There’s a lot of fish in the sea, but not all should end up on your plate. Learn which kinds of seafood were caught, farm-raised or harvested using environmentally sustainable practices.
Purchase Ocean-Friendly Seafood
Much of the public is unaware of the environmental damage caused by fishing practices. Overfishing, the removal of fish from the oceans faster than they can reproduce, is causing the depletion of certain types of fish around the world and threatening the availability of seafood. Non-ocean-friendly fishing practices are endangering “bycatch:” marine mammals, sea turtles and seabirds inadvertently caught in fishing nets and often left for dead. As if that isn’t bad enough, fishing practices such as bottom trawling and dredging can damage marine habitats like coral reefs, rocky ridges, boulders and kelp forests.
Check the Seafood Watch Program
Don’t worry, the solution isn’t swearing off seafood. Become an informed consumer of seafood and know which types were fished with environmentally unsafe practices, and which are safe to buy. The Monterey Bay Aquarium has developed a website, the Seafood Watch site, to assist consumers in making these buying decisions. The site has current reports by the Conservation Alliance for Seafood Solutions, links to other reference resources and a search tool for locating information on seafood by species name. Consumers can access the Seafood Watch online.
The Monterey Bay Aquarium has also issued consumer wallet guides containing the latest information on seafood choices available in each state of the U.S. Items are rated as Best Choices, Good Alternatives or Avoid. Shoppers can download the card at the official website.
Look for the “Certified Sustainable Seafood” Label
You can also look for a “Certified Sustainable Seafood” label on ocean-friendly seafood in markets, thanks to the Marine Stewardship Council. The council makes the judgment about a fishery’s sustainability with three principles: the condition of the fish stock, the impact of the fishery on the marine ecosystem and the fishery management systems. To learn more about the council’s standards, visit the official website.
If you want to do more to ensure future generations of sustainable seafood, you can start with local organizations like the Chesapeake Bay Foundation. The CBF was founded more than 40 years ago to improve water quality by reducing pollution, thus making the Bay a safer living environment for sea life. To find out what you can do, visit the official website.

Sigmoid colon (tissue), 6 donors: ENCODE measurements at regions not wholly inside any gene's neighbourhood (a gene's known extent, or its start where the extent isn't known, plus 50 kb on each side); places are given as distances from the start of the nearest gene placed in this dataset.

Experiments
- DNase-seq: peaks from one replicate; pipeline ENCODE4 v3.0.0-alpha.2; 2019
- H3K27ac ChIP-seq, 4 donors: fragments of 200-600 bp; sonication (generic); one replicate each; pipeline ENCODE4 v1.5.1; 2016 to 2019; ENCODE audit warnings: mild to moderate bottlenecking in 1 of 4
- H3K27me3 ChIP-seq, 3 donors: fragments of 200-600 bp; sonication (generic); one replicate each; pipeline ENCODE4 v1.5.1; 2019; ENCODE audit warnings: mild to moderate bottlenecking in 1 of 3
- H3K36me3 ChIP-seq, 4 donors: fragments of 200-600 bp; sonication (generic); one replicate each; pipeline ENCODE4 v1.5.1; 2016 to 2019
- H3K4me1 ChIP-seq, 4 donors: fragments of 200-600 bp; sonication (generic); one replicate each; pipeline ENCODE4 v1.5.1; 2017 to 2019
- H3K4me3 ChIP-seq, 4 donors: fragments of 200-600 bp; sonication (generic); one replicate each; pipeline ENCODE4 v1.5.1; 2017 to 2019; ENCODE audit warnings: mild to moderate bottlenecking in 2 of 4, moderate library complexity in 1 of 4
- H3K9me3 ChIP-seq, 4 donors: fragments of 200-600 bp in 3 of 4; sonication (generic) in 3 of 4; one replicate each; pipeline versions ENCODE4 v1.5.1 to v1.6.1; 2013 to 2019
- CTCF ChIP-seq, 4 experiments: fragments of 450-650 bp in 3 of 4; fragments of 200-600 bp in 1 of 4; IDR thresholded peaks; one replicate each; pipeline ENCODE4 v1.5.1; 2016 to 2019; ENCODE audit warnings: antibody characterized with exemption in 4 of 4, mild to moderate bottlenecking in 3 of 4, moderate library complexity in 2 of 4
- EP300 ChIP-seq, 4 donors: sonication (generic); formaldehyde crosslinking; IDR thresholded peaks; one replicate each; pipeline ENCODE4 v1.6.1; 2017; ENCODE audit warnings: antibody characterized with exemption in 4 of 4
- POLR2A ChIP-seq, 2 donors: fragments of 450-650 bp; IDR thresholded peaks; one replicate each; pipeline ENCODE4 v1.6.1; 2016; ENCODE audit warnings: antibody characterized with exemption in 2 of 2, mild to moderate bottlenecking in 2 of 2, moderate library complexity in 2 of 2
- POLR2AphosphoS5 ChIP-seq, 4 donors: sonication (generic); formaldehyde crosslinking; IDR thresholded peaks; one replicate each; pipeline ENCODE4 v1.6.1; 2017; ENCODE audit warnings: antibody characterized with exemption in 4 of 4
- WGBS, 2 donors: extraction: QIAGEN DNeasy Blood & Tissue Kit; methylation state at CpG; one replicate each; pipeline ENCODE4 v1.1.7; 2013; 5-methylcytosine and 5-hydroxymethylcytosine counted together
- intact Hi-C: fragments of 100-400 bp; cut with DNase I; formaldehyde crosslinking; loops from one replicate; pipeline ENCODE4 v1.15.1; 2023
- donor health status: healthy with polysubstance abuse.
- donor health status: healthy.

Sustainability of Various Fish
|Alaska salmon (wild-caught)|
|Albacore tuna, U.S. or Canada|
|Atlantic mackerel, U.S. (wild-caught)|
|California Spiny Lobster (wild-caught)|
|Catfish, U.S. (farmed)|
|Clams, mussels, abalone, oysters and bay scallops (farmed)|
|Crawfish, U.S. (farmed)|
|Dungeness, imitation, kona and stone crabs|
|Freshwater Coho salmon, U.S. (farmed)|
|King and Spanish mackerel (wild-caught)|
|Pacific cod, U.S. fisheries|
|Pacific halibut (wild-caught)|
|Pacific sardines (wild-caught)|
|Rainbow trout (farmed)|
|Shrimp, U.S. (farmed)|
|Tilapia, Ecuador & U.S. (farmed)|
|Atlantic herring, U.S. (wild-caught)|
|Black, red and Hawaiian grouper|
|Blue, snow, Jonah and king crabs|
|Caviar, Sturgeon, U.S. (farmed)|
|Mahi mahi, U.S.|
|Mid-Atlantic Black seabass, U.S. (wild-caught)|
|Pacific soles (wild-caught)|
|Atlantic flounders and soles (wild-caught)|
|Atlantic halibut (wild-caught)|
|Atlantic Salmon (farmed)|
|Bigeye, skipjack, yellowfin and blue-fin tuna|
|Caviar, Sturgeon, imported (wild-caught)|
|Freshwater eel (farmed)|
|U.S. Atlantic, gag, snowy, Warsaw and yellowedge grouper|
Hopefully the next time you are craving a bite of Chilean seabass or Pacific red snapper, you’ll think twice. They are on the lists of seafood to avoid, as well as most types of shark, orange roughy, farmed salmon and imported shrimp. Get the facts before you buy.